Forex traders can trade spreads that are passed on from liquidity providers with no markup. As spreads are not widened, brokers are compensated through a commission fee. Only NDD brokers and often referred to as Raw or ECN Accounts.
As shown below, commission spreads can vary significantly depending on the forex pair and broker. For currency pairs like the EUR/USD (Euro vs US Dollar) and USD/JPY, Pepperstone offers the tightest forex spreads averaging 0.16 pips + commission fees. Likewise, Pepperstone provides access to the lowest spreads for the GBP/USD at 0.40 pips, while Dukascopy the tightest for the AUD/JPY at 0.47 pips.
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As market makers set their own bid-ask prices, all trading accounts with dealing desk execution are commission-free. On the other hand, many NDD brokers that use STP and ECN execution often offer both commission and commission-free pricing structures and account types.
For example, Pepperstone, an ECN-style broker, offers two trading account types:
Experienced traders will prefer NDD brokers with tighter spreads and faster execution, while beginner traders will find commission-free spreads attractive as there is no need for complicated fee calculations.
As well as commission and commission free account types, certain brokers may offer:
The trading platform you choose to develop and execute trading strategies is key to successful forex trading. Different software is suited to different styles of trading, with some renowned for algorithmic trading or social-copy trading tools.
The three most popular trading platforms worldwide are MetaTrader 4 (MT4), MetaTrader 5 (MT5), cTrader. While many forex traders use these platforms for their automated trading capabilities, the advanced charting tools also enable you to conduct sophisticated technical analysis.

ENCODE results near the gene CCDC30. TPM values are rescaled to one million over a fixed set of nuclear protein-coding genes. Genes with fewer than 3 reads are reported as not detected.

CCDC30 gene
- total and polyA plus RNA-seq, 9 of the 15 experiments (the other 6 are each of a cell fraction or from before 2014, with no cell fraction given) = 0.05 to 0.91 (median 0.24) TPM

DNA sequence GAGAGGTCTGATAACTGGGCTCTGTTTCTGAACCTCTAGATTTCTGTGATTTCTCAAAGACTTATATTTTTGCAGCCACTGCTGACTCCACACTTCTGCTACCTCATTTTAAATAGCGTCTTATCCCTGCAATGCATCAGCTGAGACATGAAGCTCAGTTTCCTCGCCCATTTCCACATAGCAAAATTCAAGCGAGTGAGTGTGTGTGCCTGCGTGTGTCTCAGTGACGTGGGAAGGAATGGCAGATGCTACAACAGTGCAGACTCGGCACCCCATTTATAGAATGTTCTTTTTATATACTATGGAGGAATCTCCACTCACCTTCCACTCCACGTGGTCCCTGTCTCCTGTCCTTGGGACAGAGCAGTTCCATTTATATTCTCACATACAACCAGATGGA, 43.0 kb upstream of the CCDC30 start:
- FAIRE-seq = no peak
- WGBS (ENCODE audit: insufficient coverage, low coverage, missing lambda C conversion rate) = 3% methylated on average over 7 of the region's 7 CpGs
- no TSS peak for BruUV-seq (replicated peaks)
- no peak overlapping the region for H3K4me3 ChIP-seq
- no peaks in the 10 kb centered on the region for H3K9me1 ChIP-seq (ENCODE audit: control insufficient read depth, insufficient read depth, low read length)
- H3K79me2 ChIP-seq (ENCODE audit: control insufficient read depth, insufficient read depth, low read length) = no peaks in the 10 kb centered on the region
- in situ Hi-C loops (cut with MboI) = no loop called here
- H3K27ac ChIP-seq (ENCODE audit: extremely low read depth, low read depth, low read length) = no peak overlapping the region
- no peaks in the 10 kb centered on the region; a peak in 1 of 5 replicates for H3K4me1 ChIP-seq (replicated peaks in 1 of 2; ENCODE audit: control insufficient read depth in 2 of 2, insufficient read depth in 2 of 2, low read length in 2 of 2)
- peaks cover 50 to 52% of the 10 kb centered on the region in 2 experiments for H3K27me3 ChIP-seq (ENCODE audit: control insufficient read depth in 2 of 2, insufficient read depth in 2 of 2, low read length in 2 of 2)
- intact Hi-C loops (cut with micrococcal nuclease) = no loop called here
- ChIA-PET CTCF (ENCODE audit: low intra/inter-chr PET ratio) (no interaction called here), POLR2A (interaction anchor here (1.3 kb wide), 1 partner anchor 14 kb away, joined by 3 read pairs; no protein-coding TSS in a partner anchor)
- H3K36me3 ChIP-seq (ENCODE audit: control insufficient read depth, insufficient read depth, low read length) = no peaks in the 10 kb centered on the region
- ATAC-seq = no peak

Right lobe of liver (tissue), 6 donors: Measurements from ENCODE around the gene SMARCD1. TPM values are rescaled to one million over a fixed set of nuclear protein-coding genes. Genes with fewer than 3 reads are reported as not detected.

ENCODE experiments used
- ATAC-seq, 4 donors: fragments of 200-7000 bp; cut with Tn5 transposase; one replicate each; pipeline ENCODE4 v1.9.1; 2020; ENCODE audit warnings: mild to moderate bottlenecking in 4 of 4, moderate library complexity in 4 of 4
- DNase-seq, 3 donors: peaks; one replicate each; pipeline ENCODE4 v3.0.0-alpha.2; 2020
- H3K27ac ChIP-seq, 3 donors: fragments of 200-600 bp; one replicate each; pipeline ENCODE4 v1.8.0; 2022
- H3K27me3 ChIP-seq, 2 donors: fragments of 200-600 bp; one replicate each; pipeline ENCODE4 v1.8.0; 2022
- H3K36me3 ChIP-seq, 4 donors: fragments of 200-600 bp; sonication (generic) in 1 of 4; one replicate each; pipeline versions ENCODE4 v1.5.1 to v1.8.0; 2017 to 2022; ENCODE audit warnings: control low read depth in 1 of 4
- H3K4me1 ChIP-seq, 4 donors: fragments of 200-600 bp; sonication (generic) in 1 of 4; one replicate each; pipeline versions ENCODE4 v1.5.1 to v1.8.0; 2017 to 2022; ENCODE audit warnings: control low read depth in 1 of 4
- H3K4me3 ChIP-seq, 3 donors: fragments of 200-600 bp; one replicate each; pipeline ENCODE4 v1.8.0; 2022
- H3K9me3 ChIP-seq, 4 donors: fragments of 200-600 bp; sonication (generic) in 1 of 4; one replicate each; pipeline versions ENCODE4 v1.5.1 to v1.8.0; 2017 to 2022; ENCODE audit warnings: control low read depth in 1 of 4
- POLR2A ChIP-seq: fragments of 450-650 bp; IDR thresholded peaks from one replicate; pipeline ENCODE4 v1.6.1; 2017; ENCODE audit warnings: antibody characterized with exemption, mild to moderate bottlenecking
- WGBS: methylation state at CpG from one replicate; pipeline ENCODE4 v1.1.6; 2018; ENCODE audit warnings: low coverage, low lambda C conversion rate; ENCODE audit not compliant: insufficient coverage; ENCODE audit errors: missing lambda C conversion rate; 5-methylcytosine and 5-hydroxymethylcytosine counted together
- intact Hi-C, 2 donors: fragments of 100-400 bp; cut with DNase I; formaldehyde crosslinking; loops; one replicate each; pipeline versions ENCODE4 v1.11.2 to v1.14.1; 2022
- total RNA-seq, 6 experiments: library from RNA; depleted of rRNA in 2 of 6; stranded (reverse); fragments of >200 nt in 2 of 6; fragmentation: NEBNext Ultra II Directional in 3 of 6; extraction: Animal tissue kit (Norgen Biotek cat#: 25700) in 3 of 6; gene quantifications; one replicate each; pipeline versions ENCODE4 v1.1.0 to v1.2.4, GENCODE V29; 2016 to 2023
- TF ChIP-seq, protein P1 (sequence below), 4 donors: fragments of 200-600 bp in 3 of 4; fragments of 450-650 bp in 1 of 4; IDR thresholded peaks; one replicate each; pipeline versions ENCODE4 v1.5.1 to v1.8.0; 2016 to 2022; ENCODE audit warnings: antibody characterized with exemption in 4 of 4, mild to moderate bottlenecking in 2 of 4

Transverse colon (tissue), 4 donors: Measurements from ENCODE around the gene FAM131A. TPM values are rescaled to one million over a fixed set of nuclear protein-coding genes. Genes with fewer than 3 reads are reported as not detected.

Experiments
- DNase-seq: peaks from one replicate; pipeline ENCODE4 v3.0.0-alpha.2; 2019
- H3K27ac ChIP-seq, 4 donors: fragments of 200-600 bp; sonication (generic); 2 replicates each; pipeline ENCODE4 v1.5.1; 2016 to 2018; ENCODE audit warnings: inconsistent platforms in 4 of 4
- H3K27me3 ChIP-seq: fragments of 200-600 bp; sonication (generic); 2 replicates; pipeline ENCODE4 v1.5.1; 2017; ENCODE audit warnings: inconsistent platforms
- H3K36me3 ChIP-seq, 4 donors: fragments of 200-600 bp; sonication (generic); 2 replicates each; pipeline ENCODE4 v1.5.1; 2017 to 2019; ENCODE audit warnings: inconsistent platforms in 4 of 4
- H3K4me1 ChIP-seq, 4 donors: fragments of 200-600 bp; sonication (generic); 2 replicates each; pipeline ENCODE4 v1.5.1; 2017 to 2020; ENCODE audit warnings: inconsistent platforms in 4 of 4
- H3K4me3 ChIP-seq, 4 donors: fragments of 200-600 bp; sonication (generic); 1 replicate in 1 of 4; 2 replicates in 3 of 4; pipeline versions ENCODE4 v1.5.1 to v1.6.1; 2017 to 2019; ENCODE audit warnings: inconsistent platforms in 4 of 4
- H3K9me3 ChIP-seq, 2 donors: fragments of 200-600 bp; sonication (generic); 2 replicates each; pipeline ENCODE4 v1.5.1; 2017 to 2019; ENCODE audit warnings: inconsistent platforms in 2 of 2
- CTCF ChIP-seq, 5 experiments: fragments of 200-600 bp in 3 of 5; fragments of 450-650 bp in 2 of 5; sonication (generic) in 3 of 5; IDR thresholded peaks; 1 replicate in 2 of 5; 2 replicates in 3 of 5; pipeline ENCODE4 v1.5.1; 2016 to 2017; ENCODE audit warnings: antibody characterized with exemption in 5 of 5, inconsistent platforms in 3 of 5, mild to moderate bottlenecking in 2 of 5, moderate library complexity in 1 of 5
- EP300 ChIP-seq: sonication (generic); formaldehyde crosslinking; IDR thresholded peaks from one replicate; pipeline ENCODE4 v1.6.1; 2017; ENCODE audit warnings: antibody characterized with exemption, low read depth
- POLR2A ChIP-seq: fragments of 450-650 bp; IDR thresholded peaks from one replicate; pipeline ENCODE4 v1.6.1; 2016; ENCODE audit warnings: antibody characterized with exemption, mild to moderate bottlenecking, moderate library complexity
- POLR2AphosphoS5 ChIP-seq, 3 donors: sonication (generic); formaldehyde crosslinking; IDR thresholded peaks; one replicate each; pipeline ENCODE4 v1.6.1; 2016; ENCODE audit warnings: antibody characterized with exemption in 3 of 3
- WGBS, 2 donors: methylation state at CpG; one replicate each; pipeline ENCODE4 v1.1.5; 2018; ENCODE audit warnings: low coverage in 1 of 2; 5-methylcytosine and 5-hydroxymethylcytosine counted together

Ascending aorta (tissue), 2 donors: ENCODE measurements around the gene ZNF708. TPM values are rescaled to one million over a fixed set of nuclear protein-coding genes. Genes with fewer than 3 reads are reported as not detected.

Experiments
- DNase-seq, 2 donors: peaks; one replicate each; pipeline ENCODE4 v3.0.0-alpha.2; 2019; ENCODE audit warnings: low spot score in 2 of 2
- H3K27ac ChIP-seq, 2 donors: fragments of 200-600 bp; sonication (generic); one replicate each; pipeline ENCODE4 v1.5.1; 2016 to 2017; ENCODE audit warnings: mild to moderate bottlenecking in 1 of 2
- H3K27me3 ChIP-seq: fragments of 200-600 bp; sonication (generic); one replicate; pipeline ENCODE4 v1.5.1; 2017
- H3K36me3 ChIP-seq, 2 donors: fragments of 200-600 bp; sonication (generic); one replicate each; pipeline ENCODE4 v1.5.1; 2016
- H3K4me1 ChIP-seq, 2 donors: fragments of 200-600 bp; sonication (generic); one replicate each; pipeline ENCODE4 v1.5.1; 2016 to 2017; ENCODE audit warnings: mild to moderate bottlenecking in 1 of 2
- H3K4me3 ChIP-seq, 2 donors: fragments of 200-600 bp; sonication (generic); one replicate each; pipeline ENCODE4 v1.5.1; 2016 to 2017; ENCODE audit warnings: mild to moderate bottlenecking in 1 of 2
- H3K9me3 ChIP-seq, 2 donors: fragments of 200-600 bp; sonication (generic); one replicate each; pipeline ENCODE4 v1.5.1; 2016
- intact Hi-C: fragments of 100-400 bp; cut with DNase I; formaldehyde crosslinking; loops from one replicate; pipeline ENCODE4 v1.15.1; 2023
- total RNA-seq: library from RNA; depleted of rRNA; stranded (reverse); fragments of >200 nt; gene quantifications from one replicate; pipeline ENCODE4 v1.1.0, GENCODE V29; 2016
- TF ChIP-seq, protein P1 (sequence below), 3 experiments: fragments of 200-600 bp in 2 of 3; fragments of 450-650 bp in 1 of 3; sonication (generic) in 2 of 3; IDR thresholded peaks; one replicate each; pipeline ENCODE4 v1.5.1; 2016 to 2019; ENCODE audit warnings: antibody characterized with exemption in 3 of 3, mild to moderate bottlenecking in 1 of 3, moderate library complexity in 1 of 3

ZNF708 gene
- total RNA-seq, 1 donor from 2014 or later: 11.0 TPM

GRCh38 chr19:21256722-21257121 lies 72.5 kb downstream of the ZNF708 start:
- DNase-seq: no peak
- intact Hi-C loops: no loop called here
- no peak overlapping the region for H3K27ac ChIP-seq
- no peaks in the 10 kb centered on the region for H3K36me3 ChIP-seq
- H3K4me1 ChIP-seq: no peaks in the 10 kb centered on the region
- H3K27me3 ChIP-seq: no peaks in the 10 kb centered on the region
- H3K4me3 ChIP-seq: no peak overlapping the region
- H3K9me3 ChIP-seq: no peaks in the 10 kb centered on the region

Proprietary trading platforms are well-suited to two styles of trading, being beginner traders or those wanting the unique features for copy trading, strategy development or risk management. For example:
As CFDs are complex instruments, online trading comes with a high risk of losing money. To ensure markets and brokers operate fairly and transparently, the Financial Conduct Authority (FCA) oversees operations in the United Kingdom.
The UK regulator is one of the strictest worldwide, requiring brokers to provide strict investor protections to reduce the high risk of forex for UK traders, such as:
Forex brokers offer various risk management tools to reduce the high risk of trading CFDs. The two key trading tools offered by nearly all online brokers are:
Other leading regulators include MAS in Singapore and ASIC for Australian forex traders.
If you live in the United Kingdom or Ireland, the Financial Conduct Authority (FCA) allows you to spread bet as an alternative to trading CFDs. Spread betting involves taking a specific amount of money for each point of price movement in the underlying instrument. Although spread betting is similar to CFD trading in many ways, the key difference is how profits are treated under UK tax laws.
Any profits made from trading CFDs is exempt from stamp duty but subject to capital gains tax (CGT), while profits from spread betting are exempt from both stamp duty and CGT.
Brokers that offer spread betting services to UK residents include Pepperstone, CMC Markets, IG, City Index, ThinkMarkets, FXCM and OANDA.
Whether you are a beginner trader or an experience forex trader looking to switch brokers, it is important to understand the pricing structure as well as the trading platforms and features available. When choosing a new broker, find out if spreads are commission free, and what other CFDs and risk management tools are freely available.
Justin Grossbard has been investing for the past 20 years and writing for the past 10. He co-founded Compare Forex Brokers in 2014 after working with the foreign exchange trading industry for several years. He also founded a number of FinTech and digital startups including Innovate Online and SMS Comparison. Justin holds a Masters Degree and an Honours in Commerce from Monash University. He and his wife Paula live in Melbourne, Australia with his son and Siberian cat. In his spare time, he watches Australian Rules Football and invests on global markets.